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# Gurney Journey

### This daily weblog by Dinotopia creator James Gurney is for illustrators, plein-air painters, sketchers, comic artists, animators, art students, and writers. You'll find practical studio tips, insights into the making of the Dinotopia books, and first-hand reports from art schools and museums.

gurneyjourney.blogspot.com

## The Color Wheel, Part 1

How we name and separate the colors on the color wheel is a subject with roots in physical science, visual perception, and artistic tradition. That’s what I’d like to explore over the next seven posts. The color wheel is our mental map of the color universe.

This may seem like boring review, but if you read all the posts this week, you may end up completely rethinking the color wheel—at least that’s what happened to me.

When white light is bent or refracted by a prism or a rainbow, it separates into a continuous gradation of colors. Within that smooth spectrum, there’s no clear division between the colors. Sir Isaac Newton (1642-1727) proposed wrapping the spectral colors around a circle by merging the two ends, red and violet. The result was a hue circle, better known as a color wheel.

Newton observed that the hues gradate smoothly into each other. But in his diagram he identified seven colors we’ve come to know as ROYGBIV (red, orange, yellow, green, blue, indigo, and violet). The tradition among artists has been to drop the indigo and to concentrate on six basic colors.

Tomorrow we’ll look at the colors that Newton and his contemporaries called “primitive” and which we call “primary.”
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Reviewing the posts in this series:
Part 1: Wrapping the Spectrum
Part 2: Primaries and Secondaries
Part 3: Complements, Afterimages, and Chroma
Part 4: Problems with the Traditional Wheel
Part 5: The Munsell System
Part 6: Cyan, Magenta, and Yellow
Part 7: The Yurmby Wheel

## Cover Poll Results

The people have spoken! In the Color and Light book cover poll, there were 744 votes in all, and here’s how they were distributed.

So we’re going to go with the sleeping dino, which happened to be my favorite, too. For those of you who wanted the street scene, don’t be disappointed—we'll show it uncropped on the back cover. The lamplight, birdman, and sunset scenes will appear inside the book with about 300 other color illustrations.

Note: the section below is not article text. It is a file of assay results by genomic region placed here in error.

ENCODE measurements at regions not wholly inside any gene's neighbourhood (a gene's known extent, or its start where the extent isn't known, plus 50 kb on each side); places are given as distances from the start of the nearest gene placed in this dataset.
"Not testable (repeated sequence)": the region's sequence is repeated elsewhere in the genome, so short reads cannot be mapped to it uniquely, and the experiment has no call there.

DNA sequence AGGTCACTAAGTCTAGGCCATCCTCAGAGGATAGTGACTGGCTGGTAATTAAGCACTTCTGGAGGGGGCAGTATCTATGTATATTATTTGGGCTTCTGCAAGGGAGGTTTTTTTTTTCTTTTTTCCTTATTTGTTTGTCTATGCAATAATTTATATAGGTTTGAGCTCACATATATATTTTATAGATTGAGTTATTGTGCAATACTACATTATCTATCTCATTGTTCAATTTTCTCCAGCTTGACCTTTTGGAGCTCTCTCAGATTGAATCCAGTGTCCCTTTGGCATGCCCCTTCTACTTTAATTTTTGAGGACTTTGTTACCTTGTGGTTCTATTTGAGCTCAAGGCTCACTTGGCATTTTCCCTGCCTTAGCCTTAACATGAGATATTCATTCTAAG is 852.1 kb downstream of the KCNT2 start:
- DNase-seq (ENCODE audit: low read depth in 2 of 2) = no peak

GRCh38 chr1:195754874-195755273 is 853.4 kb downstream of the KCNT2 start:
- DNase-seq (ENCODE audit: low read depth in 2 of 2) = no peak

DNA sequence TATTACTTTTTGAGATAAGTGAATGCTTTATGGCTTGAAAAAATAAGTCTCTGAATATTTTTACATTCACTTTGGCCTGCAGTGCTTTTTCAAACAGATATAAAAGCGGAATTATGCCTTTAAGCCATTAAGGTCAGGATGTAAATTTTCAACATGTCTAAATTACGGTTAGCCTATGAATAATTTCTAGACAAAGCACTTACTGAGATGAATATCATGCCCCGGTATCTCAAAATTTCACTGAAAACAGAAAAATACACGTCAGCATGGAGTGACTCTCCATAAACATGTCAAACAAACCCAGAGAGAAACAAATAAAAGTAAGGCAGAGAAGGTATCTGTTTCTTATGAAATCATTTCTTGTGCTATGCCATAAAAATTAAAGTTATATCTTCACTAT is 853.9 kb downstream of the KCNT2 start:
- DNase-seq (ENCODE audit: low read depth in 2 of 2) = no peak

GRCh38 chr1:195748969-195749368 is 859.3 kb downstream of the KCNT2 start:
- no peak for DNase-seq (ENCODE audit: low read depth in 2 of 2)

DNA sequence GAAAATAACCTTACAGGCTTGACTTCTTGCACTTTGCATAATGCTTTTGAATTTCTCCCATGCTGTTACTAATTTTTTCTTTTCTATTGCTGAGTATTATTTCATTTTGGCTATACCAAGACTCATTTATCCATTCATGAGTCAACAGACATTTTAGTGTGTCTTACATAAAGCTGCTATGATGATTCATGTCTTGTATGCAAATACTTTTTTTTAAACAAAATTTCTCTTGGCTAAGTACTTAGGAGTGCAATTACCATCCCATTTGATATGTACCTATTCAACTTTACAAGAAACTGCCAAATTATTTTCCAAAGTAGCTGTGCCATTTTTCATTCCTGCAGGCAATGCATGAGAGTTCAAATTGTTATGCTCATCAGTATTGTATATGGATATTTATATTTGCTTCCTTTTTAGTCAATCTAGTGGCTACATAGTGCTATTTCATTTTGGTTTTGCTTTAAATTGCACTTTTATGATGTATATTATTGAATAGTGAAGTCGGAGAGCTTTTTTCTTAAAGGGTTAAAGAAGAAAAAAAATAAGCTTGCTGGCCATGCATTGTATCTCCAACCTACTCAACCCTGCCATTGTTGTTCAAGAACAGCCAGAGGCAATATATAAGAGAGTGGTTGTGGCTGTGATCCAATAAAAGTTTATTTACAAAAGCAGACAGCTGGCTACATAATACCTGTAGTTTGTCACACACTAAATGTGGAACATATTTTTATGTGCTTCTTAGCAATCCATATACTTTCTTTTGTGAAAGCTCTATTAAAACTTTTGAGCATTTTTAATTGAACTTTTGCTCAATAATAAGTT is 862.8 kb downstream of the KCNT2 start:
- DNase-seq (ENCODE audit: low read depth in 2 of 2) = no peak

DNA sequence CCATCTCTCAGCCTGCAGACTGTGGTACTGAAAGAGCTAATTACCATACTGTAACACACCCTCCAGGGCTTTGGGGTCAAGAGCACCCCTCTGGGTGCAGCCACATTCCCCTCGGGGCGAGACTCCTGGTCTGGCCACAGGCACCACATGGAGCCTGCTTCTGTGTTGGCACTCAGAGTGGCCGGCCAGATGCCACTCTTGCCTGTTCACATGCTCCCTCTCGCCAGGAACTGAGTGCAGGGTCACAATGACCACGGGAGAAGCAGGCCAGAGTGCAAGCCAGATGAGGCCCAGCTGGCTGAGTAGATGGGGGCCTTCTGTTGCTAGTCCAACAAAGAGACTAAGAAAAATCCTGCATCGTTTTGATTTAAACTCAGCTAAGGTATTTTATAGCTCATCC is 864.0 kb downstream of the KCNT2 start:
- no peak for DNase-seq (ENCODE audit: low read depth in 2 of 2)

It was an amazing experience to read all 114 of your comments. Perhaps because you’re all so visually sophisticated and articulate, you managed to verbalize all the vague hunches and considerations that were lying half-dormant in my brain, plus you pointed out many angles I never had thought of. The folks at Andrews McMeel were impressed with you all, too. So thanks again, and I’ll keep you posted.

## More About the New Book

Thanks so much to all of you for your insightful comments and votes on yesterday’s post about the cover design for the upcoming book on color and light.

In this post I wanted to tell you more about how I came to write the book, and what’s in it.

When I was in art school I took a color class that consisted of painting a lot of flat swatches, cutting them out with a sharp knife, and pasting them down into color wheels and gray scales. I spent months learning how to paint perfectly smooth swatches and trying to get the steps between them exactly even.

At the end of each day I would leave the classroom and look up at the colors of the sky, the trees, and the water around me. The sky was not composed of adjacent flat colors, but rather of an infinite variety of gradating hues. Why did dark colors turn blue as they went back toward the horizon——except in a few instances, such as in the photo below, when a setting sun casts the far vista in orange light? Why did the leaves have a sharp yellow-green color when the light shined through them, but a gray-green color on top?

In school I was learning valuable skills about how to see and mix color, but I had no idea how to apply this experience to real-world painting problems. Color theory seemed more like a branch of chemistry or mathematics, a separate science that had little to do with making a realistic painting. I felt like a piano student who had played a lot of scales, but had never gotten around to the melody.